Developer of Brushy Top, Davy Roberts, spoke to the Court. Roberts began by saying that he is from Houston, and that although living in the city offers many amenities that living in a rural area does not, he prefers life in Blanco County. “I left all that behind for better schools, less humidity (amid chuckles), less mosquitoes, and lower taxes. How to draw the line regarding the size tract? As a property owner I will have a pool with an approximately 20,000 gallon capacity. If Blanco County has the ability for a float valve system to pump 2500 gallons from storage tanks and I put in a rainwater collection system…if the access is there would this be adequate? There must be some give and take.”
Regarding Judge Guthrie’s question of passing on the cost for putting in tanks Roberts said if large tracts have dry hydrants (non-pressurized gravity flow outlets) the County EMS could connect with much water at their disposal. Wells could be given to the County to inspect. A discussion followed regarding the size of tanks, whether these would be open or storage tanks, and the appearance of the tanks.
Cross said she had two things to add to the discussion. She said that if the developer (or any individual) has a swimming pool with access to a personal home this is not dedicated to the subdivision. “Not anything required I believe. Regarding aesthetics, if the requirements are there before the subdivision is developed from the beginning there should be no complaints, because it is already there.” Fincke agreed that dry hydrants are an exception and that requirements regarding intake are variable because of drought conditions.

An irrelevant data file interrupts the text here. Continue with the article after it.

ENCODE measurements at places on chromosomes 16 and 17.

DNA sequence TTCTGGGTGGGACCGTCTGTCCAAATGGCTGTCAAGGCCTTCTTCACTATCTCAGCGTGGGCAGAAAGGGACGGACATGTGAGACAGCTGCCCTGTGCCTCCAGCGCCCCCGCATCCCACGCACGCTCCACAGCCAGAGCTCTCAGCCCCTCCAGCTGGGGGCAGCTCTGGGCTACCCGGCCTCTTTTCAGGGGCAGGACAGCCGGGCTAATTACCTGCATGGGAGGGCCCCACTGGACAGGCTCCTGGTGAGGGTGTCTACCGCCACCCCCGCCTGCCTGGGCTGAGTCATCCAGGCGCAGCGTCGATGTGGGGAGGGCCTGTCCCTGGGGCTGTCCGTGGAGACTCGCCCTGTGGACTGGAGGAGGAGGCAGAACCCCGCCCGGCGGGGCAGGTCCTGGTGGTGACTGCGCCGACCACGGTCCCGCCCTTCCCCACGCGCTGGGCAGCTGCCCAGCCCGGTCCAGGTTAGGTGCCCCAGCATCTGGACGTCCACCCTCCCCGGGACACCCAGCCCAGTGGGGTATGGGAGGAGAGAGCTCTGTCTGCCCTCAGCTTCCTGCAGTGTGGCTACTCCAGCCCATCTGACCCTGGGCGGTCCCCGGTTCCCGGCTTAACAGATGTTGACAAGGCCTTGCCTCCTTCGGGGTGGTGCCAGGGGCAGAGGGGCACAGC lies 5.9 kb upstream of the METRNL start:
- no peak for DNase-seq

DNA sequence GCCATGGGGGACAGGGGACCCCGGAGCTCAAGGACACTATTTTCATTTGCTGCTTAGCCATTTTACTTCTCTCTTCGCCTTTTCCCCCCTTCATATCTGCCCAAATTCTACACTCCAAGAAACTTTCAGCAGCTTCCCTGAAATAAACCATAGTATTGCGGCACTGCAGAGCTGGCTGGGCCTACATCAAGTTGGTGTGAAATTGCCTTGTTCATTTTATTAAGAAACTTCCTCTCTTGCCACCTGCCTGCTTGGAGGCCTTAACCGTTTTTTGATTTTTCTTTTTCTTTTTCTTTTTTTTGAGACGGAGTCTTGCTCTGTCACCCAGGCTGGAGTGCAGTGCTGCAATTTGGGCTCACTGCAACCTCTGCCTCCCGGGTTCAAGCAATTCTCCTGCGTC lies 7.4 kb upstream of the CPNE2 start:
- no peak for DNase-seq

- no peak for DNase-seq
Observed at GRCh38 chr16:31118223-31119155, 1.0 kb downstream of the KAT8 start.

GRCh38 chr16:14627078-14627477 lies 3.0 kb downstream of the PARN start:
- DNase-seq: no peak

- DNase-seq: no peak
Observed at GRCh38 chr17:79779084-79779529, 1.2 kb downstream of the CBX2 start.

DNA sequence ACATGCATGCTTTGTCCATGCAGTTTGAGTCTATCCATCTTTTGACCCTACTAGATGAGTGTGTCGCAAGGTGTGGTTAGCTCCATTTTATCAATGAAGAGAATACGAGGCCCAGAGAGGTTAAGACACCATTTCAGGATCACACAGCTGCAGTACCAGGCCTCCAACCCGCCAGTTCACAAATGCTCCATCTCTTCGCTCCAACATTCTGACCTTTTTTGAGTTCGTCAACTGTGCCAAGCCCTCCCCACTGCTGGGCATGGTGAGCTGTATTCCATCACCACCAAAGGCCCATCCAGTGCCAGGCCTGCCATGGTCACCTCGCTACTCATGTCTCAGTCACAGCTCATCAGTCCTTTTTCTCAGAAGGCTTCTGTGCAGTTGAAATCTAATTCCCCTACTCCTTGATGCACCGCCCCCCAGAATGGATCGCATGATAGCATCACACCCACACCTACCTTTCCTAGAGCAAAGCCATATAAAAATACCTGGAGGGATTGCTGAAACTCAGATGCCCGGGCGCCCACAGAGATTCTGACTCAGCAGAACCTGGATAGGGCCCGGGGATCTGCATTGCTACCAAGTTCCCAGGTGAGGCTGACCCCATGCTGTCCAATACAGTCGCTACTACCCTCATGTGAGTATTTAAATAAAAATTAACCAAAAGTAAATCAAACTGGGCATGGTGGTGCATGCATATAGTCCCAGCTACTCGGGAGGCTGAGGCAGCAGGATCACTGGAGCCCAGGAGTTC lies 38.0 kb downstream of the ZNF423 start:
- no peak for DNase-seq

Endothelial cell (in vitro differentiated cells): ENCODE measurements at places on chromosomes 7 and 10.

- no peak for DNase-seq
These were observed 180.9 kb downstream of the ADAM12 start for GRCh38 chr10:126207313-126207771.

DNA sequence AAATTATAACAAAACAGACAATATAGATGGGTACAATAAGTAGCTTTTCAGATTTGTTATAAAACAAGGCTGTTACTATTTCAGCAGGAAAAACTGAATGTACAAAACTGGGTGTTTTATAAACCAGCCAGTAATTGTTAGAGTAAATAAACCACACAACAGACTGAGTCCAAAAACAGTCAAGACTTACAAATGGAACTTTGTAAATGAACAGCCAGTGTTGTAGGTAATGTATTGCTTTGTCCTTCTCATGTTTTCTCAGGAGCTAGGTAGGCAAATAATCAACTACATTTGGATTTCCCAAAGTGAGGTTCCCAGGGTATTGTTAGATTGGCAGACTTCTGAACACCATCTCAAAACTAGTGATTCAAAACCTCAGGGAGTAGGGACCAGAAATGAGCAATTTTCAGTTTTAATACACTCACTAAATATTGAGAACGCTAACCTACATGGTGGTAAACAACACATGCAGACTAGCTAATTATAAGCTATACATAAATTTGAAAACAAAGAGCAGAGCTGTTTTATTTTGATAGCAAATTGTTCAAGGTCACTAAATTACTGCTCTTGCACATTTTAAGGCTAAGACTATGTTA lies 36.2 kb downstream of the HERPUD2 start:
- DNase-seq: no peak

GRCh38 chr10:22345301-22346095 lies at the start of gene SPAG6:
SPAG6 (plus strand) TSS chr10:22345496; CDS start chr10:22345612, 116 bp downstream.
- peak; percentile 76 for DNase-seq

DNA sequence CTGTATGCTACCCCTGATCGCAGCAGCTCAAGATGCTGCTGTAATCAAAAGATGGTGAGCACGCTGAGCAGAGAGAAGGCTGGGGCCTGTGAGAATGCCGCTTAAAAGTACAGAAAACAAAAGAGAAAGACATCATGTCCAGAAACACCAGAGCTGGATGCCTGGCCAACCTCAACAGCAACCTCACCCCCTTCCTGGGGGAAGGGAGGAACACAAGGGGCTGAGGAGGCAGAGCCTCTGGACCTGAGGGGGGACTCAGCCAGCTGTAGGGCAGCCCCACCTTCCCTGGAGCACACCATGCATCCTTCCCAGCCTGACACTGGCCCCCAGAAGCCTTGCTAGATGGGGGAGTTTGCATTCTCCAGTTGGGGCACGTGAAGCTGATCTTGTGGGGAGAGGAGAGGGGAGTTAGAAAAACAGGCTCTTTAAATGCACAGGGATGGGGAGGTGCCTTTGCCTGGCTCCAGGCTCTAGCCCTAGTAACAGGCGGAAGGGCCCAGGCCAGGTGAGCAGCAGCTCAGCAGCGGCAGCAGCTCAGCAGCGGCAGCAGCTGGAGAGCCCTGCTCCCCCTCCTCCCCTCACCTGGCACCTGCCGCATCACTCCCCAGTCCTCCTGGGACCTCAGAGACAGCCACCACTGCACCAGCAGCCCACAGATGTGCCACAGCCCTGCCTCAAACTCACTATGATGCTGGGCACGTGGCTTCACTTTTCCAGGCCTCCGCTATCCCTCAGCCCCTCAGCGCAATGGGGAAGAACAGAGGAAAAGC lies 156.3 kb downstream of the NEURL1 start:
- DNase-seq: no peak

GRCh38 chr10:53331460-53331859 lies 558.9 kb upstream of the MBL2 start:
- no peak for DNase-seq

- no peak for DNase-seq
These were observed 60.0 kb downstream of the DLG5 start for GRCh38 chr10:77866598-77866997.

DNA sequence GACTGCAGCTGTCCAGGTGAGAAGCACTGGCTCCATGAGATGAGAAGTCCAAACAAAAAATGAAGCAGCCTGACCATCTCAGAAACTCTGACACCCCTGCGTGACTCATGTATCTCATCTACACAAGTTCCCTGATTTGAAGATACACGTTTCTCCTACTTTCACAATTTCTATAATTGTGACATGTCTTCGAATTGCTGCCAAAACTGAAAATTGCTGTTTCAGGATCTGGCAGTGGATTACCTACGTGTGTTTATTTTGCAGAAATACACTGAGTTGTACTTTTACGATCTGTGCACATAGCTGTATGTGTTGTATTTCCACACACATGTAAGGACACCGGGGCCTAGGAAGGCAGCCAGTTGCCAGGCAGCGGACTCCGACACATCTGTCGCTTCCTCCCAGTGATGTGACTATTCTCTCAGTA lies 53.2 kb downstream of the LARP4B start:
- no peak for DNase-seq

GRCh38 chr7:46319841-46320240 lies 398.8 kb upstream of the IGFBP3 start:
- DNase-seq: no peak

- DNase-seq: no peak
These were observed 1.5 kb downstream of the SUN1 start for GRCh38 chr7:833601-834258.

There was also a short discussion regarding septic regulations. The Commissioners were told those regulations changed because a division of the State has changed, and Texas Commission on Environmental Quality (TCEQ) rules are still in force with an update of language. Kathy Strickland, secretary to County Judge Guthrie, added that an update on all fees from current regulations was also needed.
Ron Fiesler of the Blanco-Pedernales Groundwater Conservation District told the Commissioners Court that regarding subdivision regulations there is a need to clarify the water availability report. He recommended conferencing with the County Attorney to make certain the regulations pass legal muster for future development clarity. Fiesler said there were several items that required additional discussion. These included a drawdown over the district. “Pump tests retrieve data, with calculations to get drawdown or a visual cone of oppression…drawdown and effect on neighboring wells.”
Fiesler also commented on the importance of working with developers to ascertain that wells are usable after they are drilled. Concerns included how to connect to an existing public water system, and if this would this be done by a booster system. He recommended a committee discussion to gather information regarding a public water system. Judge Guthrie agreed a committee would meet and discuss these and other issues, including distance between wells. The committee would include representation from the northern and southern portions of the County. Commissioner Sultemeier would represent northern Blanco County and Commissioner Granberg would represent southern Blanco County.
The meeting ended with a short discussion of roads and septic issues regarding subdivision regulations. The discussion related to subdivision regulations and County regulations for roads, upkeep, and maintenance and the cost and the minimum size acreage of tracts within the County. Judge Guthrie said a committee discussion would also include an examination of applicable State rules and regulations.
The Special Workshop Meeting ended at approximately 11:40 a.m. Commissioner Liesmann made a motion to adjourn, and the motion was seconded by Commissioner Granberg.